The more we value things
outside our control,
the less control we have.
What is wisdom? Think of a wide man… your personal ideal, a beacon of humanity. Someone like Socrates, Confucius, the Buddha… Now imagine that person alive today. Your image of them would be completely ruined if they were constantly checking the news on their smartphone. News cannot answer the Big Questions…
A cornerstone of any sensible life philosophy is as follows: there are things you can control and there are things you can’t control, and it’s idiotic to trouble yourself about things you can’t control. The Stoics, a very practical school of philosophy in Ancient Greece and Rome, symbolised their belief system with the image of an archer. An archer can control what now he chooses, which arrow he selects from his quiver, how far back he draws the bow and how still he holds it. But from the moment he lets the arrow fly, it’s beyond his control. A gust of wind may knock the arrow off course. Or it may break mid-flight. Or something might get between the flying arrow and its target. Or the target may move.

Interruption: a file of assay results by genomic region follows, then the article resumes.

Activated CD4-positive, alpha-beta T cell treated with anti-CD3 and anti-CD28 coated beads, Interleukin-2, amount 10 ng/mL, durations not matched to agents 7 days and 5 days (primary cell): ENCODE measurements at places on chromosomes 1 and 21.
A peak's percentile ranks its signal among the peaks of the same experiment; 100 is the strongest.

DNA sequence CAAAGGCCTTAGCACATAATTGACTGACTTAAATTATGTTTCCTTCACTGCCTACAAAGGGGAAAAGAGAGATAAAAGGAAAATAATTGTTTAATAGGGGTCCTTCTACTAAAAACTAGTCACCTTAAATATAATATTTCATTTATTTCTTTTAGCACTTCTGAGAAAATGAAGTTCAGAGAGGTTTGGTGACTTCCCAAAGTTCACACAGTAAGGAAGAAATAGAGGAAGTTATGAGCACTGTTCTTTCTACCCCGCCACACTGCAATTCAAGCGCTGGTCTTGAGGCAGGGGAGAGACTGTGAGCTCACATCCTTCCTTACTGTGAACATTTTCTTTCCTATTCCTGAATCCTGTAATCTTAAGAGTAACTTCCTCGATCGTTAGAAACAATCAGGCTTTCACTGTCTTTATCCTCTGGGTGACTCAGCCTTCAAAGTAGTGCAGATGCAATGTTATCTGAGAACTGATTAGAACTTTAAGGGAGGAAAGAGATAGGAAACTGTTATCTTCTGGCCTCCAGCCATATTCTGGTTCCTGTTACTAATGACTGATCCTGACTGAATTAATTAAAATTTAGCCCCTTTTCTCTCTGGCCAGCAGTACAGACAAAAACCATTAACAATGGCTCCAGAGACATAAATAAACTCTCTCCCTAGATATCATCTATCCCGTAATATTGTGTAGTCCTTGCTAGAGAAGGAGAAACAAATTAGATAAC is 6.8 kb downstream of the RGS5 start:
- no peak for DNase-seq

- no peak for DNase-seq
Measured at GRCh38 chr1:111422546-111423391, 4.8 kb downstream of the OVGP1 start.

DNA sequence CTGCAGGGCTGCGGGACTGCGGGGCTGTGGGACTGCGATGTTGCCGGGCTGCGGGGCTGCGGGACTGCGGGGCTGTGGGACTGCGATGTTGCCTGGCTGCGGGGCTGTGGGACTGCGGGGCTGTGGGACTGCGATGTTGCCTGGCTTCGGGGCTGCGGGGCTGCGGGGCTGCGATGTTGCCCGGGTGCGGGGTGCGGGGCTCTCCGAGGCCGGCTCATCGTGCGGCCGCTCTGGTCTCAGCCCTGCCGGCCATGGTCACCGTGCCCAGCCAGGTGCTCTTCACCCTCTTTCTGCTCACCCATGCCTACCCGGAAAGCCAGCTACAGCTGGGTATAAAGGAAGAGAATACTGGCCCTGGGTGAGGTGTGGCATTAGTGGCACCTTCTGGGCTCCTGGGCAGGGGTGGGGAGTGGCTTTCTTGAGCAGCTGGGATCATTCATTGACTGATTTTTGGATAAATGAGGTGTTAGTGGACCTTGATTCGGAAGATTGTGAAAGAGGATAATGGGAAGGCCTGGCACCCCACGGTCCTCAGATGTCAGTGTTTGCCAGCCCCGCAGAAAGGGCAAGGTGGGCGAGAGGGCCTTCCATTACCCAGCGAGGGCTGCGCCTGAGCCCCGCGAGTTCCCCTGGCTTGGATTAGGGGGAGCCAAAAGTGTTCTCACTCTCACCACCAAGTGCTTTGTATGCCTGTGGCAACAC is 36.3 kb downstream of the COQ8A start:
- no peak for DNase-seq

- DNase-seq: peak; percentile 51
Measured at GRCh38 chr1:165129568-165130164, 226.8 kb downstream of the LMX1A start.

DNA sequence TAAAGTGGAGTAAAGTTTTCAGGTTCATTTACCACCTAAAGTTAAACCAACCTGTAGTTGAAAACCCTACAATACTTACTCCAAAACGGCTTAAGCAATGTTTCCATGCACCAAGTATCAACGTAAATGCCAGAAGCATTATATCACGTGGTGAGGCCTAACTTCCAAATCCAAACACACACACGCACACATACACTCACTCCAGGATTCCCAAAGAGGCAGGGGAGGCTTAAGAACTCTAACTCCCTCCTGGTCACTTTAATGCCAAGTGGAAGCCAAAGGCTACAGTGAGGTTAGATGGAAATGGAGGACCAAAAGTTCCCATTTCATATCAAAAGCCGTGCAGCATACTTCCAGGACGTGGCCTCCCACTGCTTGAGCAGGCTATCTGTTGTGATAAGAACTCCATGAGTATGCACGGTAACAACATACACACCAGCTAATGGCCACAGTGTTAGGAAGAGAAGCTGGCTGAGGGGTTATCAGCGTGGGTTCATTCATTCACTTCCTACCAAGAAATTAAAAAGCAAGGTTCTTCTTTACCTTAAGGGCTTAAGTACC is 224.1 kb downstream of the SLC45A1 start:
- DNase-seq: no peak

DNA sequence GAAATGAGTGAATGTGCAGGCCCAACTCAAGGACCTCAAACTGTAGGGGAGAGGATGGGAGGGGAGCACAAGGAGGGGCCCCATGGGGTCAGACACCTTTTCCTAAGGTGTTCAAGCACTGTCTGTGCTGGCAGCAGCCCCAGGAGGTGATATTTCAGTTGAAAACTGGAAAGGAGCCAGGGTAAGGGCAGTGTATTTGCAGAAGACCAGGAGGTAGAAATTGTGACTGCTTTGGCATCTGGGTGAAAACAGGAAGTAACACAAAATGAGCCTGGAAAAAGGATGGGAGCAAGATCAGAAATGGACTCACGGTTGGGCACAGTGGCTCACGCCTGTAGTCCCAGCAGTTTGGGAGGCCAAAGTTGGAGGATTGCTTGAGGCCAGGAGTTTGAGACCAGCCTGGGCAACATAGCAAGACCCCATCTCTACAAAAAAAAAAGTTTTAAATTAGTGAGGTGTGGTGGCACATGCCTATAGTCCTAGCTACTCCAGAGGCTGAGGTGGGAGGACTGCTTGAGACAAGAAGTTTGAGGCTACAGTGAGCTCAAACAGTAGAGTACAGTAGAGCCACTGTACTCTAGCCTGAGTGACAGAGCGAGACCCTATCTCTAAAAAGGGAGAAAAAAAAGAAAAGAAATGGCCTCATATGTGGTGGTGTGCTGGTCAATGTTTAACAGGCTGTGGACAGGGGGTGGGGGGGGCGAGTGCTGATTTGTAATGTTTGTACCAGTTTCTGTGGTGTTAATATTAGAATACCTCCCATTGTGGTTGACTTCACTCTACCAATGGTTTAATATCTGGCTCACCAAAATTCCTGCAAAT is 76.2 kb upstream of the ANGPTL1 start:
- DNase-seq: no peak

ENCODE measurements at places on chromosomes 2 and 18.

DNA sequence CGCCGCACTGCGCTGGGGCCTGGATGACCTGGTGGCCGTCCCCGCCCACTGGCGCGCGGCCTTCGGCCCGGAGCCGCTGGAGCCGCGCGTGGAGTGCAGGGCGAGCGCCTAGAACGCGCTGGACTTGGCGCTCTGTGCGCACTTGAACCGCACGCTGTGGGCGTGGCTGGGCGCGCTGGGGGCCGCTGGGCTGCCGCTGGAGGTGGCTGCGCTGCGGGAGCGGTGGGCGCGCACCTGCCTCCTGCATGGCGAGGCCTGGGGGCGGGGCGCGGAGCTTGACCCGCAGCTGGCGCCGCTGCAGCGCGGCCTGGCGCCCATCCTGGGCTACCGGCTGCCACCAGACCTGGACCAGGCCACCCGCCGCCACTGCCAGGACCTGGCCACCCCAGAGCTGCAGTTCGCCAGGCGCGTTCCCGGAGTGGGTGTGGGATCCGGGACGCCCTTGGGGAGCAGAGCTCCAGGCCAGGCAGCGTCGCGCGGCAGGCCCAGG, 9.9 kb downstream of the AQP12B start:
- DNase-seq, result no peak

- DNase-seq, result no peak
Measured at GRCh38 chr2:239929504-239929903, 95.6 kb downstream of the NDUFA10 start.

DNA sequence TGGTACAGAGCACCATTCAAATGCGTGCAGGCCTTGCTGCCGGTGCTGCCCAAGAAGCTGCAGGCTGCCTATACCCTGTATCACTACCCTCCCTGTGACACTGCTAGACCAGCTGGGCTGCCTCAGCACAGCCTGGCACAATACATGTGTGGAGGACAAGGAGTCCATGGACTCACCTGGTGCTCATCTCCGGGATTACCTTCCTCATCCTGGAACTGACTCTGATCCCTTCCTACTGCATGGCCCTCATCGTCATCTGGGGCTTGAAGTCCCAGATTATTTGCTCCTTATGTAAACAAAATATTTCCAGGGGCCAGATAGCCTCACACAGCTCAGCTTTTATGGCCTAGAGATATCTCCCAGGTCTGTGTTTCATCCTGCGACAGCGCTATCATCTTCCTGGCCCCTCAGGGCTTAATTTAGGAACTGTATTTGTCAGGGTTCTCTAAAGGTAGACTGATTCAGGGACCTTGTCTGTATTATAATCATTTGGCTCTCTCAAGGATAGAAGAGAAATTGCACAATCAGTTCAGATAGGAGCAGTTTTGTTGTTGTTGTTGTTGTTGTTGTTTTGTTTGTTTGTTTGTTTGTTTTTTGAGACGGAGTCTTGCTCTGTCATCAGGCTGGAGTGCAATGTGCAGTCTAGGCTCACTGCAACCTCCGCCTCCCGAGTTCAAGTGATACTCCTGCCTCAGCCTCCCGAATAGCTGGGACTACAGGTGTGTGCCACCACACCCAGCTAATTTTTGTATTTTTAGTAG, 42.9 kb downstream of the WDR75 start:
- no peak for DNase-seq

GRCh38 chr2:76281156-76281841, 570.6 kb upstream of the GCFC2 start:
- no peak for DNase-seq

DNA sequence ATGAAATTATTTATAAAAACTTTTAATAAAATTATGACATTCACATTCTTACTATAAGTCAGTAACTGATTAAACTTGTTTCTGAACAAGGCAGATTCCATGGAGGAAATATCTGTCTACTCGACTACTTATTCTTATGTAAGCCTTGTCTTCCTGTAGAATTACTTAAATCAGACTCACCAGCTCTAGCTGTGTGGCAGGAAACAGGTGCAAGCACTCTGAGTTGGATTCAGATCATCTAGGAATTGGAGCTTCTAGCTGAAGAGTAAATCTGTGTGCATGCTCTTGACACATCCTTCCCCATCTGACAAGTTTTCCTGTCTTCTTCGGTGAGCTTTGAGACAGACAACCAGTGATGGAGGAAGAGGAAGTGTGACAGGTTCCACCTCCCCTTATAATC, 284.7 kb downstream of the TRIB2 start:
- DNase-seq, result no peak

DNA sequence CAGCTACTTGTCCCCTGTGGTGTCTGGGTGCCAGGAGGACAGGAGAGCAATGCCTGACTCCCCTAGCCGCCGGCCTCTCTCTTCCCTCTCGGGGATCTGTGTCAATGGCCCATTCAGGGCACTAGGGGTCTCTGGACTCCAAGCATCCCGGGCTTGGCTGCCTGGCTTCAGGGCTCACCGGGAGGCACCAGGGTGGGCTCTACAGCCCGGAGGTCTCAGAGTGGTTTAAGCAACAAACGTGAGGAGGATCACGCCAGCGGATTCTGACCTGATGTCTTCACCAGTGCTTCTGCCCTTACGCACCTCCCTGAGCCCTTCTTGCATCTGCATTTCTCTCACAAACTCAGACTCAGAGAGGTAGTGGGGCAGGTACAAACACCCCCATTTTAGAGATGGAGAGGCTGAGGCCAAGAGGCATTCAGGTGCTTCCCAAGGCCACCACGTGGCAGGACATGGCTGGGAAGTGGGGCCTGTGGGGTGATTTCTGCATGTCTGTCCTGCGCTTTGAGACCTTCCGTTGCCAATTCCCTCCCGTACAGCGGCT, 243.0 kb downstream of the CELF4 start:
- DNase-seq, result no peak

Ninety-nine point nine per cent of all world events are outside your control. You have no influence on what’s happening in the world, where and how. It’s much more sensible to focus your energies on things you can control. Granted, this will be a much smaller world this the planet on the whole. But that’s just the way it is. You can influence what happens in your life, your family, your neighbourhood, your city, your job, but the rest you simply have to accept.
The philosopher Epictetus offered another important argument to thousand years ago: ‘You become what you give your attention to… If you yourself don’t choose what thoughts and images you expose yourself to, someone else will.’ If you consume the news, you become another person, another character — a worse one than if you filled your mind with wise content. To achieve wisdom, we should choose ‘a limited number of master thinkers and digest their works,’ suggested the philosopher Seneca (also two thousand years ago). Consuming the news is like a frantic, never-ending journey. ‘When a person spends all his time in foreign travel,’ noted Seneca, ‘he ends by having many acquaintances, but no friends.’
Stop Reading the News: A Manifesto for a Happier, Calmer and Wiser Life
By Rolf Dobelli
Translated by Caroline Waight